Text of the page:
The Original Hoey Displaced Worker: Jewell Hoey Is Still Good Law Here In the First State

The Original Hoey Displaced Worker: Jewell Hoey Is Still Good Law Here In the First State

Okay,  Sean Gambogi of the Kimmel, Carter, Roman & Peltz (did I leave anyone out?) firm, this one's for you.  This year marks the 20th anniversary of the case of Jewell Hoey v. Chrysler and for those of you who think of me as a defense attorney.....I represented Jewell Hoey and created the Hoey doctrine.  Sean was doing some research and requested a copy of the IAB ruling.  Attached please find what can only qualify as a "keepsake"-- the original IAB decision in Jewell Hoey v. Chrysler, IAB#894750 (10/4/91).  That case is so old it predates the birth of Sweet Caroline.  Jocelyn was at best a toddler. Oh, how time flies when you're having fun!

For those of you from parts hither and yon..... or otherwise new to work comp, a Hoey displaced worker is someone who remains employed with the entity for which they were working at the time of the work injury and is rendered "displaced", if you will, by the unwillingness or inability of the employer to take a position on the availability of modified duty.  Ms. Hoey was subject to light duty work restrictions and presented to the company doctor every month or so with her doctor's note, only to be turned away and told to come back in another two months and the issue of available modified duty would again addressed.  In Ms. Hoey's case this went on for quite some time and was still the situation when this matter presented to a hearing on a DCD seeking ongoing total disability.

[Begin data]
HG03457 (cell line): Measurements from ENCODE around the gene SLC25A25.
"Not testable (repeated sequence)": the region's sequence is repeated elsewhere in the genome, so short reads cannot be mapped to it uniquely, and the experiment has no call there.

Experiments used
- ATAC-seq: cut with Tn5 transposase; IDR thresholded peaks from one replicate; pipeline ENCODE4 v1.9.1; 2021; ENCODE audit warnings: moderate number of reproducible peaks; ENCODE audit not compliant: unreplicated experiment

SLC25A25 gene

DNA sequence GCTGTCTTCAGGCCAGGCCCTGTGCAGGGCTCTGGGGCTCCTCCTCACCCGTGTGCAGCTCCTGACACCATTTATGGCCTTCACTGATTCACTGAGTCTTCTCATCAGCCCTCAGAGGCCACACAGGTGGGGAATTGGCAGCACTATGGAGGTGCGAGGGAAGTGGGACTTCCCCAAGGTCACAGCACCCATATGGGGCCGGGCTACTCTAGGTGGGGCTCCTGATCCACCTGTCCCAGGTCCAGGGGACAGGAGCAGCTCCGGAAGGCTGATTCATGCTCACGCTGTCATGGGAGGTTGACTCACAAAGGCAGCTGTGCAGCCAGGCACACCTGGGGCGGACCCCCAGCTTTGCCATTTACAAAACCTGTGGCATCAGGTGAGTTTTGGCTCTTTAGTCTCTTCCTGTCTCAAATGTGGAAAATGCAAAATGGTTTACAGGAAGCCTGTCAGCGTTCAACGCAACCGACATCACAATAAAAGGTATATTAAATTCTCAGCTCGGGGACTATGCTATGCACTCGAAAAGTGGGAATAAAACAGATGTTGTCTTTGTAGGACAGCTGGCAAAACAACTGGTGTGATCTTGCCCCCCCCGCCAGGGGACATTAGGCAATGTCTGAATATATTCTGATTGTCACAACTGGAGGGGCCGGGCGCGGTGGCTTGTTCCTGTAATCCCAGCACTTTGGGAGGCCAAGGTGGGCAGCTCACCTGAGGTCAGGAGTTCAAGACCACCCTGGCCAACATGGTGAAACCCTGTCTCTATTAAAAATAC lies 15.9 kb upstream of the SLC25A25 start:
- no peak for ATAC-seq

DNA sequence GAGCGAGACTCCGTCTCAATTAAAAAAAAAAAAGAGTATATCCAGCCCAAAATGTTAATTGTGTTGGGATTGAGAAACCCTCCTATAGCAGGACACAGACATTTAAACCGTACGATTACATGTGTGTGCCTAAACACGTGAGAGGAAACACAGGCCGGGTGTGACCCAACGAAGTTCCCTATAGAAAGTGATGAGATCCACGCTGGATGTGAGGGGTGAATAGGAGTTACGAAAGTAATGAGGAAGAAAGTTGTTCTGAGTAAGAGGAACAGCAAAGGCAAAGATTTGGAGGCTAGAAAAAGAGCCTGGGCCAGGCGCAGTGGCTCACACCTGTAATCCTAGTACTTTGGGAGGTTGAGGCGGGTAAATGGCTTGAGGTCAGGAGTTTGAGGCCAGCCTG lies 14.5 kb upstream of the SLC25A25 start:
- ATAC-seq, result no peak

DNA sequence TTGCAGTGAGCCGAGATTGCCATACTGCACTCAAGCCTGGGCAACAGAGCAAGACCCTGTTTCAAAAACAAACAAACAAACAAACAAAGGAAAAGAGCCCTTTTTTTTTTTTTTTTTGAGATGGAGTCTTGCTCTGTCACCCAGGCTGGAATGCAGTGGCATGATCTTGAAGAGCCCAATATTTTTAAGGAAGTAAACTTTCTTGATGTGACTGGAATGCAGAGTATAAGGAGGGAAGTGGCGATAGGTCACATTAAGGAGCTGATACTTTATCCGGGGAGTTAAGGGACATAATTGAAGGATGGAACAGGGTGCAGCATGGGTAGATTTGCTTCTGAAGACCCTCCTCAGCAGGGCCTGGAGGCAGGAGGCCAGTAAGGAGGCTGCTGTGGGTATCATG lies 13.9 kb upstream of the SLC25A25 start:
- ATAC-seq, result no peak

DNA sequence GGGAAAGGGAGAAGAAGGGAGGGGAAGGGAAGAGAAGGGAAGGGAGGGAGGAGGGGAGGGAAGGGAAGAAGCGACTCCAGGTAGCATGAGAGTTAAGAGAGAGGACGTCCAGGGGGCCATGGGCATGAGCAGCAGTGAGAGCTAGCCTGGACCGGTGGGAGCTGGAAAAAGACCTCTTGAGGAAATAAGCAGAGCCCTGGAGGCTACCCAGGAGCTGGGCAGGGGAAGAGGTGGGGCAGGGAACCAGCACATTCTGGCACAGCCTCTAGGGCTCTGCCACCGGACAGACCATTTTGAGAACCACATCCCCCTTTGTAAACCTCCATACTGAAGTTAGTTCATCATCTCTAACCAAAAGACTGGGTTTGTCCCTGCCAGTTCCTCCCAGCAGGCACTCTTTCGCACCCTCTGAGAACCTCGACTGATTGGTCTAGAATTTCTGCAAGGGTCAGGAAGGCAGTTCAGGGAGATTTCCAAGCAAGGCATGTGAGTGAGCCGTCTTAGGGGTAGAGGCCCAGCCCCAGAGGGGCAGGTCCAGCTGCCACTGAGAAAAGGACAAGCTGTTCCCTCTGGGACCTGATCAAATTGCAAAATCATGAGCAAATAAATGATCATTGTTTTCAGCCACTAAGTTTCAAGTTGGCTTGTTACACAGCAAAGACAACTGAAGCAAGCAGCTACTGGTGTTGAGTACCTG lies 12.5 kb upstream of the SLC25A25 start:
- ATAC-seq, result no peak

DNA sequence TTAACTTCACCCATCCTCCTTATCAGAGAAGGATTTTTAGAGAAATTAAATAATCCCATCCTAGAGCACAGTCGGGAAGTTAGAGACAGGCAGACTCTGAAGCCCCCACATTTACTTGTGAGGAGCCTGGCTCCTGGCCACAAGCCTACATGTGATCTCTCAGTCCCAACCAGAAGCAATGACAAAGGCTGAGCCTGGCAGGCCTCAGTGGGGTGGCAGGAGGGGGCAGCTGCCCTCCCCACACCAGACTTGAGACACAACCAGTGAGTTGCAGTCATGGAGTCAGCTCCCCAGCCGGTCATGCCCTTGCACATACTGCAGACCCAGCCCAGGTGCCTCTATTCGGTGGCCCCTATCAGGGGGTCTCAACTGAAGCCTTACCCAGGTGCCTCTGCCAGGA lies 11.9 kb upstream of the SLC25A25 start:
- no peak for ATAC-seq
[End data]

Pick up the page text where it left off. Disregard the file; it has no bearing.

Why not simply resign?  Because the claimant earned close to $20 an hour (and that was 20 years ago) and her benefit package was enviable by most standards.  There was also the concern that if she left Chrysler and engaged a lower paying job, any claim for partial disability (diminished earning capacity under 19 Del. Code Section 2325) would be denied and the argument advanced that Ms. Hoey had forfeited partial by leaving Chrysler before any final decision had been made regarding a light duty job placement.  So basically the employer has to make a decision, communicate it to the claimant, and not hold the claimant hostage on this issue  (actually they can hold them hostage but they will need to pay total disability under the Delaware Supreme Court's appellate ruling in Hoey v. Chrysler).

I guess this serves as a primer on the Hoey doctrine.  In the crown of black letter law, this is undoubtedly a real "Jewell" if you represent claimants.  And you would be well-advised to know it even better if you represent employers....:>)

Irreverently yours (and swinging both ways),
Cassandra Roberts

Delaware Detour & Frolic   Visit Delaware Detour & Frolic, a law blog by Cassandra Roberts

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